A controversial Web site that publicly outs police informants is causing a stir in the justice system, which is scrambling to shield the identities of cooperating witnesses.
“Who's A Rat” (www.whosarat.com) was launched in 2004 by Sean Bucci, a Massachusetts man who was indicted in federal court on marijuana charges after an informant supplied the government with evidence against him. Since 2004, the site boasts that it has identified more than 4,300 informants and 400 undercover agents.
And the disclosures are apparently all protected by the Constitution.
“It's public information. The public's entitled to view it,” the site's manager, Chris Brown, said during an interview Thursday on TODAY.
Brown, who appeared in silhouette because he fears reprisals from law enforcement agencies whose feathers are ruffled by the site, said whosarat.com is designed to out a specific type of informant. The site targets people who get caught committing crimes themselves and turn state's evidence on others to obtain leniency or a free pass, he said.
“Most of these people got arrested for committing the crimes they are informing on, and as opposed to doing the time for the crime they knowingly committed, they are snitching on someone else to save their hide,” Brown said.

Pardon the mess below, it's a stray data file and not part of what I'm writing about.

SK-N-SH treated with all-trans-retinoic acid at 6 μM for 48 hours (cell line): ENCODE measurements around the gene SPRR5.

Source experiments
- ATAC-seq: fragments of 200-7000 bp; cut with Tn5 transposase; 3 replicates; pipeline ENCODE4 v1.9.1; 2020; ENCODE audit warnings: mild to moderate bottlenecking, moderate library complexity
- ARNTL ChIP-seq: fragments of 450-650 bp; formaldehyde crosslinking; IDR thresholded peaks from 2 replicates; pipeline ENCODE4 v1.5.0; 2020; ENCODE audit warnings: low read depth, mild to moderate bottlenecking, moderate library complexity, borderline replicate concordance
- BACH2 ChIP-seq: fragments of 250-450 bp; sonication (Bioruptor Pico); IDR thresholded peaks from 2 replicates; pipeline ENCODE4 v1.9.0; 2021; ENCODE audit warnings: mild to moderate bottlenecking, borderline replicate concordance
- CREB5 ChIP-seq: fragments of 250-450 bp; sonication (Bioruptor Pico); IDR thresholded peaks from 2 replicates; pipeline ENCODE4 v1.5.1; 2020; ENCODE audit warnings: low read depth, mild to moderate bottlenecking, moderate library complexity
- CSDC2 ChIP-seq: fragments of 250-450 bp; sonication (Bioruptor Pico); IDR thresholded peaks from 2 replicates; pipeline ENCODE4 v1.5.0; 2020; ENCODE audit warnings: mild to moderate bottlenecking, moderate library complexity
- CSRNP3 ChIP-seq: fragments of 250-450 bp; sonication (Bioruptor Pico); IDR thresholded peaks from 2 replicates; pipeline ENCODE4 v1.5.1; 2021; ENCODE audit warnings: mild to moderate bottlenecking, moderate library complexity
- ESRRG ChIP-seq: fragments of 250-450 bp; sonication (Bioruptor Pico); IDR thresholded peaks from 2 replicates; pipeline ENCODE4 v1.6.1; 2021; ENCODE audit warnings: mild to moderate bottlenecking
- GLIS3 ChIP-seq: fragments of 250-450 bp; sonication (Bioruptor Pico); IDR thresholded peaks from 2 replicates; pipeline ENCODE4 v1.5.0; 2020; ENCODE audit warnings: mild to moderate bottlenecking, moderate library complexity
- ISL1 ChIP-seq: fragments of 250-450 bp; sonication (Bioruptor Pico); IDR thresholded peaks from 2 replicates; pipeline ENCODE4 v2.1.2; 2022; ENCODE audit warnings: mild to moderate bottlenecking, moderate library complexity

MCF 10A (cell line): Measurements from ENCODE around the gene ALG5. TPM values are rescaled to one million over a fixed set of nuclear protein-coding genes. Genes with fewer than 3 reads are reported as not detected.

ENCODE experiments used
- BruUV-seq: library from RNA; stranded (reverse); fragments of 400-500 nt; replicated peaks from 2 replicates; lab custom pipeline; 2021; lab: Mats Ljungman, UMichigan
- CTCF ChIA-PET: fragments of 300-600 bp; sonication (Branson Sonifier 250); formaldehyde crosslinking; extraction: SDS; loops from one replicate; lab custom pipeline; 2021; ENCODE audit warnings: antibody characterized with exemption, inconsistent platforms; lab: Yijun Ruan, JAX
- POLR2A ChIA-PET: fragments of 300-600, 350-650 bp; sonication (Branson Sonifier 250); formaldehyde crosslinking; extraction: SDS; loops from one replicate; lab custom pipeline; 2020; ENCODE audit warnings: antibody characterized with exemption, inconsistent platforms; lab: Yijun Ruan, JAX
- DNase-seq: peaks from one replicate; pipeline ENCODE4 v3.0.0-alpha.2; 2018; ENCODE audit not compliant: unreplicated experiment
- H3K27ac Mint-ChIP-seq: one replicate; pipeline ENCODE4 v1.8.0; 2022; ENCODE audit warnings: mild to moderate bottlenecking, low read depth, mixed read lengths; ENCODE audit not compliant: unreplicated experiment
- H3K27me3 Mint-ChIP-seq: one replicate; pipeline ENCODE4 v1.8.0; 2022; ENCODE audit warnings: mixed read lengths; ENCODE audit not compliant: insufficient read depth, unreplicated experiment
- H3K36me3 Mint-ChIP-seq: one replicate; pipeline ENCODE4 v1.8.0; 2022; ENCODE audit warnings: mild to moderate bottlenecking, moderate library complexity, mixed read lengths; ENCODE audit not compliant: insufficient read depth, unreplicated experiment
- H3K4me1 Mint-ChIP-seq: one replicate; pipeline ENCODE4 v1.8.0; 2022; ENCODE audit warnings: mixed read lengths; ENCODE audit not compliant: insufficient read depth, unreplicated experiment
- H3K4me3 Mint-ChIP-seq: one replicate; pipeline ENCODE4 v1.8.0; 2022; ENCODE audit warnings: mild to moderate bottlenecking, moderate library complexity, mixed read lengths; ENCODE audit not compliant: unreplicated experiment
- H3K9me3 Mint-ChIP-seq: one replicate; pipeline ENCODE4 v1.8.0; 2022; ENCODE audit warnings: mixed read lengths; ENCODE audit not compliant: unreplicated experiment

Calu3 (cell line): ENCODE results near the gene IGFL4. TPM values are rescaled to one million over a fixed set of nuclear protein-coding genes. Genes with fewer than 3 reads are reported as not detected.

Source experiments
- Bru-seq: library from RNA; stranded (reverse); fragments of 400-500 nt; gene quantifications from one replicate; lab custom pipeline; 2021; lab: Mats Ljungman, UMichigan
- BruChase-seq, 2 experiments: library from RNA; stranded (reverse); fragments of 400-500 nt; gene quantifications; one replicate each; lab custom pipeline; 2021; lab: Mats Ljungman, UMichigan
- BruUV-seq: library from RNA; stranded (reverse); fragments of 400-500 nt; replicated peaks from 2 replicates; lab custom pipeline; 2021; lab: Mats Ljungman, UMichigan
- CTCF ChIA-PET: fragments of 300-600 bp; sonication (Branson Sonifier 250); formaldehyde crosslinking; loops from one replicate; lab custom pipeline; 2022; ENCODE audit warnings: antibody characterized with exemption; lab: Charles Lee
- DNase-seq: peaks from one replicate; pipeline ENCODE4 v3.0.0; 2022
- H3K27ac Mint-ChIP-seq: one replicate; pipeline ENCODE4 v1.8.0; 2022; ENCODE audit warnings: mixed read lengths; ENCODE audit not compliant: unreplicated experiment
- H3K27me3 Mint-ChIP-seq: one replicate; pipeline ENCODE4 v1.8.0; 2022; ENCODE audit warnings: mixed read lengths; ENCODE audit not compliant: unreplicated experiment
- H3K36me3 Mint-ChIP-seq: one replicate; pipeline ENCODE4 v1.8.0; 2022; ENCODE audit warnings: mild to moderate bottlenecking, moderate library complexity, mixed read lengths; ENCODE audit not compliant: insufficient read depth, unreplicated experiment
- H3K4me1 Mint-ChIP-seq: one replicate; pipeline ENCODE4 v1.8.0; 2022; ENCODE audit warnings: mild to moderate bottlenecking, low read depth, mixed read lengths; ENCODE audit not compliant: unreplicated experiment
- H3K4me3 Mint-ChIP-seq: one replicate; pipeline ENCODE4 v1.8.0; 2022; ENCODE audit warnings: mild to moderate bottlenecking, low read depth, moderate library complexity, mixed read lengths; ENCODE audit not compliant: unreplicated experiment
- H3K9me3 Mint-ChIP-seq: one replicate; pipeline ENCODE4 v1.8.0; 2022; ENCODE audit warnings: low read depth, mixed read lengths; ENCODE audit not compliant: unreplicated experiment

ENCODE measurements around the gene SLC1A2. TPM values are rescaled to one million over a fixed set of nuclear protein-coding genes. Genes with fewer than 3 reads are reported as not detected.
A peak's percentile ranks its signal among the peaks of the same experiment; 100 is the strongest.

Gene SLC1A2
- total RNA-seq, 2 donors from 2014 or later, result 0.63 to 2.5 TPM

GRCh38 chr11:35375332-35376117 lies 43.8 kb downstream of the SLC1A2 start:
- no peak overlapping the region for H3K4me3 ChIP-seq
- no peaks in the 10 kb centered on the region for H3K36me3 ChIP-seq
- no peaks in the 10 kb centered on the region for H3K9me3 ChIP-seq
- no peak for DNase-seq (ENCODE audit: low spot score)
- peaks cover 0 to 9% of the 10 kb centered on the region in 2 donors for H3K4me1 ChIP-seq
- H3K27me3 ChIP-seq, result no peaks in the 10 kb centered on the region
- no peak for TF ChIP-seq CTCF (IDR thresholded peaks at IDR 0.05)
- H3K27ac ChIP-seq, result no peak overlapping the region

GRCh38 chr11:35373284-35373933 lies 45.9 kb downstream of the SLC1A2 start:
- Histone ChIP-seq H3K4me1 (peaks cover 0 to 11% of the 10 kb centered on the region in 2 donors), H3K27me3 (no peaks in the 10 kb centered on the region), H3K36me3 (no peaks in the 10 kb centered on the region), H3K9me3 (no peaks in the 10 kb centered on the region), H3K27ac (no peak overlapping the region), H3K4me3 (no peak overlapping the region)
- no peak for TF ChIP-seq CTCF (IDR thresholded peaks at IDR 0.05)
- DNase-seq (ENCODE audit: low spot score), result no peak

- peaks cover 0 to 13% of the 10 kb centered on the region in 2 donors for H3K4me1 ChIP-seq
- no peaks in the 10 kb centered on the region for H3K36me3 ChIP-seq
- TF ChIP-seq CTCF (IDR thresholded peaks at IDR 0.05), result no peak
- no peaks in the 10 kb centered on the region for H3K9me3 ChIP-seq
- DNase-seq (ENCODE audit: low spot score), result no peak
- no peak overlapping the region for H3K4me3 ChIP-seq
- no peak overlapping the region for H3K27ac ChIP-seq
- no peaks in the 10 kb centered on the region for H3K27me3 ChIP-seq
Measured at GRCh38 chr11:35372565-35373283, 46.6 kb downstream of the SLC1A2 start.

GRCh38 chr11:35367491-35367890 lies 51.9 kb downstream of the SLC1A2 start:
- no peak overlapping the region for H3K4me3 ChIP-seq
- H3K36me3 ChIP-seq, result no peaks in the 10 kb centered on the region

A ‘bull's-eye’ on informants
Police and prosecutors fear that criminals and people wrongly accused alike will use the information to seek revenge on government informants. Criminal justice professionals are already taking steps to keep information from whosarat.com, including removing plea agreements and other documents that identify informants from public court files.
“This is public information. Anyone can go to a courthouse, open a document and find out who these informants are. So what's your major objection?” TODAY host Matt Lauer asked another guest, former Westchester County (N.Y.) District Attorney Jeanine Pirro.
“By publicizing this information, what you're doing is you are putting a bull's-eye on the back of these people who are cooperating with law enforcement,” Pirro said. “These names and faces are going up on telephone poles and being mailed to neighbors ... We are subjecting them to the lunatics out there. We are living in a culture where a snitch is someone who should be criticized, if not worse.”
The Web site goes out of its way to state that it does not condone violence against any informant. It claims that the information is designed to help defendants and attorneys defending people accused by informants.
The information on the site is available exclusively to registered members, who pay anywhere from $7.99 for a trial to $89.99 for a lifetime pass.